Tagged: first world problems
Age: Teens +
Target language: Vocabulary related to societal problems, so/such e.g. There is such high employment that …/There is so much bureaucracy that…
Time: 30 minutes+
Preparation: None essential
1: Present and practice vocabulary for societal problems such as high unemployment, bureaucracy, corruption, crime rate.
2: Teach the phrases “there is so much ___ that …” and “there is such high ___ that …”
3: Divide the class into groups and have each group choose a country which they represent. Students should know something about this country, so picking obscure countries is not advised. However, it is a good idea to prevent students from picking their own country. Ideally students will pick first world countries, although this is not strictly necessary.
4: Tell students that although many people think their chosen country is rich, it faces a number of challenges too. Consequently, their country is appealing to the UN for international aid. The UN only has the resources to help one of these nations in need. Each nation must therefore make its case, and the most convincing will get the money.
5: Give students a set time to prepare the case for their country. They should consider societal problems you have presented and use the structure that you presented earlier. Creative groups will be able to play with the language here in coming up with first world problems.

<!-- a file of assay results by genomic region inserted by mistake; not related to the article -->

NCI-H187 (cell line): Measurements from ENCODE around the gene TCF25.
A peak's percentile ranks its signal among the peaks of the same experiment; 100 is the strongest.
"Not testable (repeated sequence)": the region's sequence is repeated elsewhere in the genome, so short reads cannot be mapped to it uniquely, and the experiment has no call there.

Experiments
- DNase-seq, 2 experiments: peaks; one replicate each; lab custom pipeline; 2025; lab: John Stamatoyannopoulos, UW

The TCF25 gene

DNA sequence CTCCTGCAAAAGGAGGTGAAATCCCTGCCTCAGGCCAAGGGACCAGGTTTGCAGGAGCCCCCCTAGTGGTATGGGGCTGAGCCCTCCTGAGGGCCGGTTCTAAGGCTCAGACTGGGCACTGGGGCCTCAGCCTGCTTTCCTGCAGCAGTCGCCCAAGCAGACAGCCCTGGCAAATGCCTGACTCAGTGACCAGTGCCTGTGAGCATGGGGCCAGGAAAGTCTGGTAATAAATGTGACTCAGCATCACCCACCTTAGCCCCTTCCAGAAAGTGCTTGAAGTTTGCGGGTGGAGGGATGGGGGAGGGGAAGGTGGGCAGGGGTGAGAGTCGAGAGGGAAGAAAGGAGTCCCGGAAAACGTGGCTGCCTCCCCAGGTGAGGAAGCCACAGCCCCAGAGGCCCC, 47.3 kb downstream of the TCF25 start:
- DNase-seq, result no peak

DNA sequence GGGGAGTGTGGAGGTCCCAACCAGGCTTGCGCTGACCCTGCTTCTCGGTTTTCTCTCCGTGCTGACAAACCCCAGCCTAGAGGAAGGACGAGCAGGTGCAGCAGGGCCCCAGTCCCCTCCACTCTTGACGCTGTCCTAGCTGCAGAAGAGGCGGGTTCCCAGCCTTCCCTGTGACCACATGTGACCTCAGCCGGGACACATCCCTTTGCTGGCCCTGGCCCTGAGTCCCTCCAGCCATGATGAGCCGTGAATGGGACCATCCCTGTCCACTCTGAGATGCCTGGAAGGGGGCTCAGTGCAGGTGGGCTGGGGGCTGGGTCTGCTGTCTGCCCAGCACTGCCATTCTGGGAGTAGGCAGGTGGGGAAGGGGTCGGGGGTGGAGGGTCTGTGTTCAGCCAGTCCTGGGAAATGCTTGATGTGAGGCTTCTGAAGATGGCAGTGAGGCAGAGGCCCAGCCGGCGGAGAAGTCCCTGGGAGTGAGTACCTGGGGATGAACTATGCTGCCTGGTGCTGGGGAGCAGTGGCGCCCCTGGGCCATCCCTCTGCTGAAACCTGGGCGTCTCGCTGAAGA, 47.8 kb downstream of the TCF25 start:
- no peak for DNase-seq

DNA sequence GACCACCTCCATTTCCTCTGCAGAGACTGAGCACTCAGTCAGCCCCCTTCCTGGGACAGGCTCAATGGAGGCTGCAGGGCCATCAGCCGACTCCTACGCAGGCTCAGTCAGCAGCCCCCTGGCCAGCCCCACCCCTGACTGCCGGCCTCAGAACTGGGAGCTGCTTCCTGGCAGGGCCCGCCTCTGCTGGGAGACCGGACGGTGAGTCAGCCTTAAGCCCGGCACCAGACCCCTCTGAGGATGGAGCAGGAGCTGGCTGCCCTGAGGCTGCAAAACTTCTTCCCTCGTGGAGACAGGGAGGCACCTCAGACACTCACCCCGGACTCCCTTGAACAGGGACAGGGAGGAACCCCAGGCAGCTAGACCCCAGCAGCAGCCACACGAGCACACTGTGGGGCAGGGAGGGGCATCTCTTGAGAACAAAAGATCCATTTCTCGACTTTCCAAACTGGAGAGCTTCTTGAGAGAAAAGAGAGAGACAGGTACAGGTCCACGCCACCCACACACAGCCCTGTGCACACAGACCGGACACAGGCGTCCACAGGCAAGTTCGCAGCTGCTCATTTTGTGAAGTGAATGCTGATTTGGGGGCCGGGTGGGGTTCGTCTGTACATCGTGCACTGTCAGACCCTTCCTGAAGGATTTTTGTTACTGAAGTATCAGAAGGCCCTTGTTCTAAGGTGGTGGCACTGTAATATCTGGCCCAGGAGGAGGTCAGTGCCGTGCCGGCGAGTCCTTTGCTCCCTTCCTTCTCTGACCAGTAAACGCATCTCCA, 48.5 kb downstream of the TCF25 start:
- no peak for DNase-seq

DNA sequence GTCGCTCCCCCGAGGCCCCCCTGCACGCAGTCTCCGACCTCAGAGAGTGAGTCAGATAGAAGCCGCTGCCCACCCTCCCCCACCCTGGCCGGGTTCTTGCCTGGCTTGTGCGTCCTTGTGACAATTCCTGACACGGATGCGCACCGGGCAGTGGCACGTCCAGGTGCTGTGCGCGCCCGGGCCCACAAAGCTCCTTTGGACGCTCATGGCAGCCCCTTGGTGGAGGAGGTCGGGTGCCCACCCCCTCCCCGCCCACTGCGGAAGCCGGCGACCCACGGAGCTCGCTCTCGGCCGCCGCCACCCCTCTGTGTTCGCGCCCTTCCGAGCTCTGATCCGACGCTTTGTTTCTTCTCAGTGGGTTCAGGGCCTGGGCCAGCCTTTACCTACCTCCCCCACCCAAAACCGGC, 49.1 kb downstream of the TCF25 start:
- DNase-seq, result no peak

6: Have students present their case and take a vote on the most deserving nation.
7: Provide feedback on language errors and upgrades.
S: I know my country of Switzerland projects the image of a strong, wealthy European country. However, this could not be further from the truth. We have a number of problems, and we desperately need this aid to help us. Firstly, there is such a housing shortage in the cities that people are forced to live in beautiful alpine villages. It’s terrible. Secondly, there is so much bureaucracy that you even have to fill in a form when you buy milk.
1: If students lack world knowledge, you could provide information about countries for them to use.
2. This sequence could also be applied to problems in cities, or with a bit of imagination, global problems with the students presenting to an interplanetary organisation to save Earth!
Students imagine that their country got the funding to fix the problems. Not only were the problems fixed, but this aid has really turned the country around. Students write a letter thanking the delegates and outlining the positive changes that have been made.
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